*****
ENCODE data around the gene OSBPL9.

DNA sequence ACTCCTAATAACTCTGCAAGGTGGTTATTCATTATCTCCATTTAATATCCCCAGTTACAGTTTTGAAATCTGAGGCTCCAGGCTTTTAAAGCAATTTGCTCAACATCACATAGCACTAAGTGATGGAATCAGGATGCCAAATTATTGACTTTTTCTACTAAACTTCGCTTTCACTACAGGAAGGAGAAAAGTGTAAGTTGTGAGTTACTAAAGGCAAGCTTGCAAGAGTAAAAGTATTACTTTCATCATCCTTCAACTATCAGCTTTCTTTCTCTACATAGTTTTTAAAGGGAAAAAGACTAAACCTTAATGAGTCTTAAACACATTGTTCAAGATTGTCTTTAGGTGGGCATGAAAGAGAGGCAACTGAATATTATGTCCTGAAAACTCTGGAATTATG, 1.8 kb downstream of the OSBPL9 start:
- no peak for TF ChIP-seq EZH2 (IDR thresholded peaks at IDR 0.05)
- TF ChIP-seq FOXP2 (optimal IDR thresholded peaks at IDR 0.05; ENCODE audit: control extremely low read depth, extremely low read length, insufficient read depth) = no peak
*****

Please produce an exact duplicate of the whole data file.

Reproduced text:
ENCODE data around the gene OSBPL9.

DNA sequence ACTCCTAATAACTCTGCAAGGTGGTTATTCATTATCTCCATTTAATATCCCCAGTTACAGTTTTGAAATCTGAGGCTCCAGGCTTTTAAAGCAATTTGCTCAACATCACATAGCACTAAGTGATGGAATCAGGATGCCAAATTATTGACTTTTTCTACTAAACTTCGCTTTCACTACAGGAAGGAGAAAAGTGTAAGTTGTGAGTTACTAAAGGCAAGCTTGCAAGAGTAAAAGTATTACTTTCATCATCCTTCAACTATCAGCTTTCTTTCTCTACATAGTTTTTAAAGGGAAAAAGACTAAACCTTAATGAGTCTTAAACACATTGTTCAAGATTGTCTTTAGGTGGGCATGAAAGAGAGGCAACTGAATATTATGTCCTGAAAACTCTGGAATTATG, 1.8 kb downstream of the OSBPL9 start:
- no peak for TF ChIP-seq EZH2 (IDR thresholded peaks at IDR 0.05)
- TF ChIP-seq FOXP2 (optimal IDR thresholded peaks at IDR 0.05; ENCODE audit: control extremely low read depth, extremely low read length, insufficient read depth) = no peak